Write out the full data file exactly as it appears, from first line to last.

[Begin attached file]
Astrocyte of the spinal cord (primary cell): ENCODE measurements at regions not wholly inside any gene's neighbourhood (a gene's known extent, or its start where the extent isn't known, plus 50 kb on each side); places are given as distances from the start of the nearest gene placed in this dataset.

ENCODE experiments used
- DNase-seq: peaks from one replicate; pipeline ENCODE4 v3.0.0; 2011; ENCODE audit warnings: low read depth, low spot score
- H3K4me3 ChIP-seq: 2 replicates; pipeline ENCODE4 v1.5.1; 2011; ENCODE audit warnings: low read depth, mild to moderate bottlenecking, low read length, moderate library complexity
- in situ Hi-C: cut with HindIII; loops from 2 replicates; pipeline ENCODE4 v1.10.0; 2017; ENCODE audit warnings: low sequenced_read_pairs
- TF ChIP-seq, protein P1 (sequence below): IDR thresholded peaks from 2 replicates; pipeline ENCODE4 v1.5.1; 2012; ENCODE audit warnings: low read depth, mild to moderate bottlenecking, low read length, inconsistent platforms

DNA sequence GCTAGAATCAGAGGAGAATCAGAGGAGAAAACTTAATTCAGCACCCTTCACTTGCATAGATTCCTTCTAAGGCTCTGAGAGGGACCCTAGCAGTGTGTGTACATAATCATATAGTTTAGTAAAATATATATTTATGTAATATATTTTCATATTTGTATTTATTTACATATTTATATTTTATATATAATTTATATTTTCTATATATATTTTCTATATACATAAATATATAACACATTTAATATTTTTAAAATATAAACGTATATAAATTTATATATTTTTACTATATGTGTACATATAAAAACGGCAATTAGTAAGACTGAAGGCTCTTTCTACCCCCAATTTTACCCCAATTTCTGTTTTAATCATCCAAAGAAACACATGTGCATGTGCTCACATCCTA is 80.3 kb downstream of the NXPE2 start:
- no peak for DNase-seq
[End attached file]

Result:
Astrocyte of the spinal cord (primary cell): ENCODE measurements at regions not wholly inside any gene's neighbourhood (a gene's known extent, or its start where the extent isn't known, plus 50 kb on each side); places are given as distances from the start of the nearest gene placed in this dataset.

ENCODE experiments used
- DNase-seq: peaks from one replicate; pipeline ENCODE4 v3.0.0; 2011; ENCODE audit warnings: low read depth, low spot score
- H3K4me3 ChIP-seq: 2 replicates; pipeline ENCODE4 v1.5.1; 2011; ENCODE audit warnings: low read depth, mild to moderate bottlenecking, low read length, moderate library complexity
- in situ Hi-C: cut with HindIII; loops from 2 replicates; pipeline ENCODE4 v1.10.0; 2017; ENCODE audit warnings: low sequenced_read_pairs
- TF ChIP-seq, protein P1 (sequence below): IDR thresholded peaks from 2 replicates; pipeline ENCODE4 v1.5.1; 2012; ENCODE audit warnings: low read depth, mild to moderate bottlenecking, low read length, inconsistent platforms

DNA sequence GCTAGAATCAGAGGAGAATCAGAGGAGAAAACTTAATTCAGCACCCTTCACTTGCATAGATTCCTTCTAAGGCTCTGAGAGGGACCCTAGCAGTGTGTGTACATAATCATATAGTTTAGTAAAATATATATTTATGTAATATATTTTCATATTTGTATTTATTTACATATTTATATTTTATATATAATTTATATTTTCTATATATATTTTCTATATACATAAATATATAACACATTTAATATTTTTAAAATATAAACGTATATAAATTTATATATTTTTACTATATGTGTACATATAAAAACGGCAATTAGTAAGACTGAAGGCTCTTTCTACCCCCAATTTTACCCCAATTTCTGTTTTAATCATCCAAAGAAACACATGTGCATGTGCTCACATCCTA is 80.3 kb downstream of the NXPE2 start:
- no peak for DNase-seq